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Veggie Waffles Are Here To Win Weeknight Dinners

Liz Moody
August 27, 2018
Liz Moody
Contributing Food Editor
By Liz Moody
Contributing Food Editor
Liz Moody is a food editor, recipe developer and green smoothie enthusiast. She received her creative writing and psychology degree from The University of California, Berkeley. Moody is the author of two cookbooks: Healthier Together and Glow Pops and the host of the Healthier Together podcast.
Photo by Ray Bass
August 27, 2018
Our new Well Fed series is all about simplifying healthy food—and adding in a hefty serving of fun. Come hang out with me every Monday night on our Instagram stories, where I’ll be making this recipe, answering your questions, and, this week, showing you the secret to getting a crispy result in the waffle iron, every time.

Do you remember those old "Will It Blend?" infomercials, where a man in a lab jacket (so much gravitas!) would attempt to add everything from glow sticks to an iPad to a high-powered blender?

I've been playing my own version of this game at home, except instead of demolishing expensive electronics, I'm asking: Will it waffle? I often find myself eyeing my leftovers, wondering if they, too, are destined for the crispy-edged abyss that is my waffle iron. And surprisingly, most things waffle pretty damn nicely. Mashed potatoes? Crispy, latke-like heaven. Spaghetti? A carb-y delight. Falafel? I'm not saying I've improved on the centuries-old snack...but if the Egyptians had waffle irons in the 1600s, I know they would've preferred it this way.

A waffle iron (and if you don't have one, get one! They're shockingly cheap!) offers the opportunity for instant crispy edges, a texture game-changer. Because it cooks all of those nooks and crannies, you also get a higher amount of what's called the Maillard reaction, a sciencey term for the caramelization of sugars that makes vegetables go from boring to totally cravable (Brussels sprouts, I'm looking at you).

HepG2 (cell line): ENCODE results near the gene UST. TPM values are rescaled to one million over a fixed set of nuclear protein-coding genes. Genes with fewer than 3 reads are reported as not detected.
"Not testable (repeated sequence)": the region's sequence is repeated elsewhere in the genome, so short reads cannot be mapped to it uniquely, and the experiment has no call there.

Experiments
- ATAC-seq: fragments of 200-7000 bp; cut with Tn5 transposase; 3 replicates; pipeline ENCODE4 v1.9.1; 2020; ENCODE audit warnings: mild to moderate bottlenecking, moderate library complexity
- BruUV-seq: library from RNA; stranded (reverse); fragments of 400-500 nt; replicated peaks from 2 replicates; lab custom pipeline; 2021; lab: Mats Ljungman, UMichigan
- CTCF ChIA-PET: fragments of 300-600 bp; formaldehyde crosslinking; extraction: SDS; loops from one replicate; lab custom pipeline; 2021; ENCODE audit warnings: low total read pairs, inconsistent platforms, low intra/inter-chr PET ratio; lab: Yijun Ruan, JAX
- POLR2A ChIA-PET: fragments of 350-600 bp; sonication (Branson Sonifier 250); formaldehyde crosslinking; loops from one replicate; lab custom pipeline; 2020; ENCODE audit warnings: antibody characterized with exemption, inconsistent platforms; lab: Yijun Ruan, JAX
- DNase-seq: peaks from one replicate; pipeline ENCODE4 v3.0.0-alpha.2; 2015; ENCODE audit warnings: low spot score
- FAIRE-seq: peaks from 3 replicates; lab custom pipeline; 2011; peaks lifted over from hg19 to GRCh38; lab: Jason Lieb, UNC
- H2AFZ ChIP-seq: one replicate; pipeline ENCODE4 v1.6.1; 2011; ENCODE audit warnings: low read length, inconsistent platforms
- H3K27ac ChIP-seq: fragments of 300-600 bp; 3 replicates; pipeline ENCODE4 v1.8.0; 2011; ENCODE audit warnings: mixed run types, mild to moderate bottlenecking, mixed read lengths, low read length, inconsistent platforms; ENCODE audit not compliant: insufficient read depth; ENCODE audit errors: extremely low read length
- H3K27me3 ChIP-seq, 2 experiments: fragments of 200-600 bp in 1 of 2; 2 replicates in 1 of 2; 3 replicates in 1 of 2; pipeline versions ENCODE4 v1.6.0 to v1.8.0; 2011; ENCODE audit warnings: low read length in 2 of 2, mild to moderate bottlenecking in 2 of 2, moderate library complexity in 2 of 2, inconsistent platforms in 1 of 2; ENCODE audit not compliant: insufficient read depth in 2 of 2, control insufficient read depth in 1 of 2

This recipe uses basically any vegetables you have on hand—it's a great way to do a fridge clean-out. Just don't skip the onion, since it really gets on board with the whole Maillard thing and is responsible for the awesome flavor of everything else in the waffle. Arrowroot, a powder made from tubers, is a gluten-free binding flour alternative that adds extra-crispifying (is that a word? It needs to be) starch. Once you make the waffles, top 'em with an egg, serve 'em on a bed of greens, or just eat 'em plain.

Bonus: This recipe is a great way to use that nut milk bag that's been sitting in the back of your pantry since you bought it with the best of intentions three years ago (if you don't have one, no worries; a thin cotton dish towel will work wonderfully as well).

Gluten-Free Veggie Waffles

Serves 2


  • 4 cups shredded vegetables of choice (carrots, Brussels sprouts, zucchini, red pepper, sweet potato, etc.)
  • 1 large yellow onion, finely chopped
  • 2 eggs, preferably pastured
  • ¼ cup arrowroot powder
  • Fine-grain sea salt and freshly ground pepper, to taste
  • Optional: greens, a fried egg, or hot sauce, to serve


  1. Heat up your waffle iron. In a large bowl, sprinkle a generous amount of salt on veggies and toss to coat.
  2. Let sit for 10 minutes, then transfer to a nut milk bag or thin tea towel and squeeze out as much liquid as possible.
  3. Wipe out bowl and return wrung-out shredded veggies to it. Mix in onion, eggs, and arrowroot.
  4. Scoop a few heaping spoonfuls of mixture into waffle iron and let cook over medium until outside is golden brown. Transfer waffle to plate and repeat with second waffle. Serve optional add-ins and enjoy!

Want more easy weeknight dinners? We've got you covered!

Liz Moody author page.
Liz Moody
Contributing Food Editor

Liz Moody is an author, blogger and recipe developer living in Brooklyn, New York. She graduated with a creative writing and psychology degree from The University of California, Berkeley. Moody has written two cookbooks: Healthier Together: Recipes for Two—Nourish Your Body, Nourish Your Relationships and Glow Pops: Super-Easy Superfood Recipes to Help You Look and Feel Your Best. She also hosts the Healthier Together Podcast, where she chats with notable chefs, nutritionists, and best-selling authors about their paths to success. Her work has been featured in Vogue, Glamour, Food & Wine & Women’s Health.